My friend Ops passed away and I will miss him

Dogs play such an important role in our lives. And when they pass, its like time stands still and takes our breath away. At such a moment, it is like a high-speed movie that starts in our brain in which we see the beautiful moments and joy they brought us. It also brings us at lightning speed to those moments in life when they supported us when we were hurt, felt grief, or other deep emotions. Last week the dog of a special friend of mine passed away, and I felt so sorry. And now I’m in grief because my dog Ops passed away.

Ops played a crucial role in many operations. He did countless operations and was very reliable in his outstanding work! And even more important, he was a special friend! Often he was the first one on the scene in a risky situation where we didn’t know what to expect. When he passed, I saw the high-speed movie in my mind and felt the intense emotions surrounding this.

It was the first field trial bloodline Labrador I brought to the Netherlands. My commander didn’t understand that I wanted to get this bloodline to Europe. Because many USA dog trainers came to Europe to buy dogs. I contacted Pat Nolan to help me to select a good dog. I met Pat in 2010 during a military working dog conference in the UK. Pat was, for me, a very reliable, honest, experienced, and intrinsically motivated dog person. And he was very interested in the radio directional program I had developed in 1996. We talked for hours about this. He offered me to buy Pete, a dog he had since he was a puppy. Pete and I met in Maryland, USA, when I first visited Pat for the first time. Pete and I bonded together very fast, and I decided that Pete would be the first field trial Labrador I would bring to the Netherlands police in Europe.

Pat Nolan and I became good friends. We worked together on the equipment as remote feeders, radios, camera systems, and scent wheels. I gave Pat my directional protocol so he could start this innovative work in the USA. I was happy to see that my radio directional protocol, already used in many counties in Europe, now also were used in the USA.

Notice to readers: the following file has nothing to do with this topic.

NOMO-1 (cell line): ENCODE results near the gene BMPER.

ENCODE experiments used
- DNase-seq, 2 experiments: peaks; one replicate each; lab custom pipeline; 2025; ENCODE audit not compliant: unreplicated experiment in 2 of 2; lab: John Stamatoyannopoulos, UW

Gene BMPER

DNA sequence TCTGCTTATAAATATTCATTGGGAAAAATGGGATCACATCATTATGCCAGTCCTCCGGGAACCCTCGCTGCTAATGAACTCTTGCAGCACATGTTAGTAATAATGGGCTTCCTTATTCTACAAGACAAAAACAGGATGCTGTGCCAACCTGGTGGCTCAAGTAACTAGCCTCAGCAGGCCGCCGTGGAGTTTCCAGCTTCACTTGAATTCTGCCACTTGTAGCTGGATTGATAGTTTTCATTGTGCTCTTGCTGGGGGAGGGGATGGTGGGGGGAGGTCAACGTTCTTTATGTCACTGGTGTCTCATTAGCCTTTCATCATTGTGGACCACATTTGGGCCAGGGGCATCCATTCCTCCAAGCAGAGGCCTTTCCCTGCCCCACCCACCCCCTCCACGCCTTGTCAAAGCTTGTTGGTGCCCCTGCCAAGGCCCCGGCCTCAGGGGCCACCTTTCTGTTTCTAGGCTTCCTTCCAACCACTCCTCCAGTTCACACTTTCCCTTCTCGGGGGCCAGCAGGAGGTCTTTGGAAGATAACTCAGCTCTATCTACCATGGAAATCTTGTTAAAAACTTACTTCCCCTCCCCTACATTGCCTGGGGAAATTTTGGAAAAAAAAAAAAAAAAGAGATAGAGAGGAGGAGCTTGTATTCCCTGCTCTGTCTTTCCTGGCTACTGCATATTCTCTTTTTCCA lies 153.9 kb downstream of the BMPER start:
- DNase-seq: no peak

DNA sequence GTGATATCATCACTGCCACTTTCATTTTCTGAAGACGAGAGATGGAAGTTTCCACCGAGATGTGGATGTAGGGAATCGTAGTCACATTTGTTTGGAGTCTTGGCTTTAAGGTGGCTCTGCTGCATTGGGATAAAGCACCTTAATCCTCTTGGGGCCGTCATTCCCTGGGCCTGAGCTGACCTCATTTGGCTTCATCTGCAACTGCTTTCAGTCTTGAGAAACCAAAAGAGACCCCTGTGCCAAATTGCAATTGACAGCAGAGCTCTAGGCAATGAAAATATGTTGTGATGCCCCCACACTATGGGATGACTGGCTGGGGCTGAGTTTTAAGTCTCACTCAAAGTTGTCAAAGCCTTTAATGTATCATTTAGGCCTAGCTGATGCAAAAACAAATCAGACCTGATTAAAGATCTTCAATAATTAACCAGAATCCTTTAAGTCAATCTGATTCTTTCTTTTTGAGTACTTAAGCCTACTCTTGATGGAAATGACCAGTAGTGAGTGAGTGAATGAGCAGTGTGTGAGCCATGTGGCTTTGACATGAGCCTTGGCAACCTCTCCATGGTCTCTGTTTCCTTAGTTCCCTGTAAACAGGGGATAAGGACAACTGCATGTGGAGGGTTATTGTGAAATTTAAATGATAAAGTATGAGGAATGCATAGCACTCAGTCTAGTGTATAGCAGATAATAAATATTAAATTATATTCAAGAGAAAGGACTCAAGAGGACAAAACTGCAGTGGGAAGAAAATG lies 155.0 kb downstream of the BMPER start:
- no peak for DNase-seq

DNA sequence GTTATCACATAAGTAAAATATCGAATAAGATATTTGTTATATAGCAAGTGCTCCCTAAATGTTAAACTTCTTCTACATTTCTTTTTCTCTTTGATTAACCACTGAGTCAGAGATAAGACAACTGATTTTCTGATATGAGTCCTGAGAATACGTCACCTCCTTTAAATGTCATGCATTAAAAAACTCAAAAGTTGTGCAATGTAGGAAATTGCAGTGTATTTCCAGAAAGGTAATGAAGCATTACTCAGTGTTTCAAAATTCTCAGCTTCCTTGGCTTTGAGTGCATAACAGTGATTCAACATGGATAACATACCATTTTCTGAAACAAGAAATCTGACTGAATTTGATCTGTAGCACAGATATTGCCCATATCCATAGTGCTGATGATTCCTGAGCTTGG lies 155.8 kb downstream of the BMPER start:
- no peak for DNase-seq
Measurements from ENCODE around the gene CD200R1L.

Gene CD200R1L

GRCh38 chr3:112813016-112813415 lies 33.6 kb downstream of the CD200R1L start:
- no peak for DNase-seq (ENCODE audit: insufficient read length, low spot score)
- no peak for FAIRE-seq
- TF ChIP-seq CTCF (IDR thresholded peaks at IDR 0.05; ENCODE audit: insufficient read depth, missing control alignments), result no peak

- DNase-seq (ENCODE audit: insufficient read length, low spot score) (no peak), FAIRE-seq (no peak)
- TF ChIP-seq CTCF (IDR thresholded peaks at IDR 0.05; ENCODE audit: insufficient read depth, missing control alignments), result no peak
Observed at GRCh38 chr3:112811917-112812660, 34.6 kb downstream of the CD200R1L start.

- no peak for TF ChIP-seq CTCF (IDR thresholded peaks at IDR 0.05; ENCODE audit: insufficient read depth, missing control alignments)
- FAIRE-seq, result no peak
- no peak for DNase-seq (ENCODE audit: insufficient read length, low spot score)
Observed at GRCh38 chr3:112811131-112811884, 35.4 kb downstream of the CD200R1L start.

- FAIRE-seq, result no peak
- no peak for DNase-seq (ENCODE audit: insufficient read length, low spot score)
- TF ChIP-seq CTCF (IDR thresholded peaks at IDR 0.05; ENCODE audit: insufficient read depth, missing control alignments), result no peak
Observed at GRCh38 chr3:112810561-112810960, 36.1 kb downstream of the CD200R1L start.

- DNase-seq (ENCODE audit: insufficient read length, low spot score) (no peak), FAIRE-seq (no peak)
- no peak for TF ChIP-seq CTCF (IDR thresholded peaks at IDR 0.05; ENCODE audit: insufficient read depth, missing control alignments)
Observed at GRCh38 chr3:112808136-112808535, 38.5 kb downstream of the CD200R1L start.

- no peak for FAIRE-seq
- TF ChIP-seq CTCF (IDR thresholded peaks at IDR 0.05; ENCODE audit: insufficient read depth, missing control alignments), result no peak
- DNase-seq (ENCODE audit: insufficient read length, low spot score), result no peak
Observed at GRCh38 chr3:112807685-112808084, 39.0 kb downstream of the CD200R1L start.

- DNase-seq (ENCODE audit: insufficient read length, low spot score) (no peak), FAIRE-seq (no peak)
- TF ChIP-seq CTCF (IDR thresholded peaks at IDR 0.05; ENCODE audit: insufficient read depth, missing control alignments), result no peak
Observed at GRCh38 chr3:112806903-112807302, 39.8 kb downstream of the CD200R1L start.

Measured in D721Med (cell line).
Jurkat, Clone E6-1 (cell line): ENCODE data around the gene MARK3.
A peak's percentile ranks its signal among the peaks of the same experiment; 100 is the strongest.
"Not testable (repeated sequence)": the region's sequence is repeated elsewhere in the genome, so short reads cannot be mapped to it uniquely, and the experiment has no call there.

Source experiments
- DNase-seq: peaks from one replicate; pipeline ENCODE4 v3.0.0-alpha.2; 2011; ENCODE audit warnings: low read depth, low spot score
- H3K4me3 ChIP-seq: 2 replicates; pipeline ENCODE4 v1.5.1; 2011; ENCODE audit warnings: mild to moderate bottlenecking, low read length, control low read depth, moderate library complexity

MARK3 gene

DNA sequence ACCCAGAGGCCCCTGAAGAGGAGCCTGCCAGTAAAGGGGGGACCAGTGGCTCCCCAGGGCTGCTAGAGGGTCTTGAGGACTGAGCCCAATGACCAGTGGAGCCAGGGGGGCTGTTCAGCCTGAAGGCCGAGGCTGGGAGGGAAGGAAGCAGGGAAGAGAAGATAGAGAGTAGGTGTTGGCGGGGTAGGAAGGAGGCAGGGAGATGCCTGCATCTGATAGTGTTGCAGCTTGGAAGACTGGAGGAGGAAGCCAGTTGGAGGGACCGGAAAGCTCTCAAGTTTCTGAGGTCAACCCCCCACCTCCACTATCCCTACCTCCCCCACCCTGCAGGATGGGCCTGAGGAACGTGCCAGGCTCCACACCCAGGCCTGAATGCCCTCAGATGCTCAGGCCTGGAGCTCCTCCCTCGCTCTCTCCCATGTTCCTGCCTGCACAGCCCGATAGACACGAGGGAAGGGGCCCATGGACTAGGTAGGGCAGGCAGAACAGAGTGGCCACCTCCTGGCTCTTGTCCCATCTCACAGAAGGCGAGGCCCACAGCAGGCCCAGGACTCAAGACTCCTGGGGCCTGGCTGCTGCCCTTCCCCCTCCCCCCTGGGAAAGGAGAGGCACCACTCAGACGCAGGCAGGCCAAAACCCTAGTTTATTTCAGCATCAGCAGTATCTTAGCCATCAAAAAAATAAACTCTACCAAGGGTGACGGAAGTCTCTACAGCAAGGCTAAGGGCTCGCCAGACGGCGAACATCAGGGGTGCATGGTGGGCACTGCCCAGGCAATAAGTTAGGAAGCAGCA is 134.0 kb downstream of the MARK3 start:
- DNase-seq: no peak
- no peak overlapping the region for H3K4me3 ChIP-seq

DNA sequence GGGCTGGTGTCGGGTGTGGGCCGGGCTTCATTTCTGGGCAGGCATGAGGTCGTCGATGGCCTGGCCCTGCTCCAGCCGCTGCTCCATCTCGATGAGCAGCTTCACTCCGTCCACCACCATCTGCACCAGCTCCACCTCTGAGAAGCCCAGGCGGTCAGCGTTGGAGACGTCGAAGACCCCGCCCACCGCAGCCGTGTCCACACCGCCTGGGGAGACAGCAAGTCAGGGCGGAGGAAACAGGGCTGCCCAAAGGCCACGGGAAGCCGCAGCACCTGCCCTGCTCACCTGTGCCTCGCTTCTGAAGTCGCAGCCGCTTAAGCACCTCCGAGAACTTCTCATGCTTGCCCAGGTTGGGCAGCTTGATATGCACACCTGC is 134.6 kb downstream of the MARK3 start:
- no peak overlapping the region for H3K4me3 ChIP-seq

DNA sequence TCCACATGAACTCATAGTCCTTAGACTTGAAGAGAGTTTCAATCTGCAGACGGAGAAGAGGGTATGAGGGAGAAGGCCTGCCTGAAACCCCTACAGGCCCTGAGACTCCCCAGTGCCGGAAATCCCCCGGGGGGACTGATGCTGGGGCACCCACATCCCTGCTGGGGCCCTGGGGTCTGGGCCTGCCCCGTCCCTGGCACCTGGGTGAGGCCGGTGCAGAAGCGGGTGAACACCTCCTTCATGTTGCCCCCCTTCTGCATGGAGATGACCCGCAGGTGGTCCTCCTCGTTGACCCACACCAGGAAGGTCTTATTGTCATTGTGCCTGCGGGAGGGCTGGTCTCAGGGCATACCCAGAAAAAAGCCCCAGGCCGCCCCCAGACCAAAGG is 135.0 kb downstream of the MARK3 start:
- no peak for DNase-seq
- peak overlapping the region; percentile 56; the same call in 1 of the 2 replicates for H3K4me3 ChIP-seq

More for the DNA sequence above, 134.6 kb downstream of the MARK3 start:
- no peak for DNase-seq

When I flew back with Pete and arrived in The Netherlands, my son was allowed, as usual, to give the dog a new name. My tradition is to give dogs a new name when they start working with me. He chose OPS, and there in 2012, it started. Ops was a fast student and loved the work. Fantastic speed, a happy dog, and a hard worker. Smart problem-solver and such a lovely character. He never gave up and always loved to be with me.

The death of my close buddy Ops brought me back in time. I used five different dogs to build the protocol in 1996 from scratch. I was training all these dogs at the same time to develop this protocol. Nobody in the world was doing this. With the help of Bob and Marian Bailey I started to train in a totally different way than I ever did before. With the focus on positive reinforcement. Writing training protocols before the training actually started. I collected data during training and analyzed this after the training to improve the protocols. It was a rollercoaster as the training progressed, and what a fantastic journey for me as a trainer. It was also when I felt like Don Quichotte, fighting windmills in a time when so many dog trainers used coercion to ‘train’ their dogs. But I never questioned the amazing work that Bob and Marian showed me. And kept BELIEVE in their knowledge, experience, and technology they were teaching me.